And even bigger than the construction robots are the changes to the completely destructible environment, the hallmark of the Red Faction franchise. In previous titles this technology offered little other than an opportunity to use a rocket launcher to (gradually) put a new passage through a wall. Although, if the developers didn't want you to go a certain way, the walls would be reinforced with indestructible rebar. Here in a wide open world the "GeoMod" concept is finally living up to its potential, putting Mercenaries to shame. Where buildings in the Mercenaries world kind of sink discreetly into the ground, leaving generic "rubble" behind, Red Faction's buildings are make up of hundreds of interlocking pieces that deform dynamically depending on how they're blown up, crushed, or walked through in a giant robot. Hell, the game even encourages players to destroy as much as they can by making the "salvage" left from destroyed objects the game's main currency. While the single level included in the demo doesn't do a great job of demonstrating just how this gameplay mechanic will actually be implemented into the actual "game" part of the game (for example, a mission where you have to destroy bridge supports to bring down some kind of a transport train), as opposed to the wandering around and trashing things. That being said, wandering around trashing things is so unbelievably entertaining that I'd probably wind up buying the full game even if there weren't any "missions" to play.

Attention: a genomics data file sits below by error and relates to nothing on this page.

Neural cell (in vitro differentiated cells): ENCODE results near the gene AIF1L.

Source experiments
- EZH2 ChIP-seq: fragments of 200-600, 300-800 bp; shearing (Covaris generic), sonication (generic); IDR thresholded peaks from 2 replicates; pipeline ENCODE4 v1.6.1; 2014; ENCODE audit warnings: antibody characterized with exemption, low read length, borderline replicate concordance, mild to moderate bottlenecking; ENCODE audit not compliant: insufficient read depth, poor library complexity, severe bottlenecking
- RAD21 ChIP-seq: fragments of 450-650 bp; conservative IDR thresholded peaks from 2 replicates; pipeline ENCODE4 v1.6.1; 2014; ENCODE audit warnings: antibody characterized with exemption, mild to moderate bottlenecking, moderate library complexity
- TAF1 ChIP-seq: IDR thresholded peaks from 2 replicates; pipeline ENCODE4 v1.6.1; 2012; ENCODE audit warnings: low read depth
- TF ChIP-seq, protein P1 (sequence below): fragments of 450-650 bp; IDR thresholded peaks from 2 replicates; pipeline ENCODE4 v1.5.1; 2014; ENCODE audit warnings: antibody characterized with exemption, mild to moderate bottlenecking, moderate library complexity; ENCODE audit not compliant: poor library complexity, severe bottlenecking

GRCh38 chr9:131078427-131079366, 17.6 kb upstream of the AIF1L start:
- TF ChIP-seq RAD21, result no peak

Sonic Ultimate Genesis Collection

Sonic Ultimate Genesis Collection Screenshot - Ah, the graphics of 20 years ago.

This one should be a no-brainer: a collection of 39 classic Genesis games as well as Comix Zone? Sign me up! And then they had to go and blow it with a just God-awful demo. I start up Streets of Rage 3 (the other playable games are Sonic 3 and Space Harrier) and play for a few minutes—then my phone rang. Got up to answer it, came back two minutes later to find a black screen announcing that the demo's time limit was up. Seriously? Only three playable games, and those each just have five minutes to play? Would it really have been so hard to give us just one of the games to play all the way through? Or were you worried that if people got their hands on "decap-attack" and played through it they wouldn't want to try the other 39 games?

That's some awful demo-creation, Sega. Although I really do want to play decap-attack again, so I'll probably pick this up once it's used and like ten dollars.

X-Men Origins: Wolverine Uncaged Edition

X-Men Origins: Wolverine Uncaged Edition Screenshot - Why would you attack Wolverine with a knife?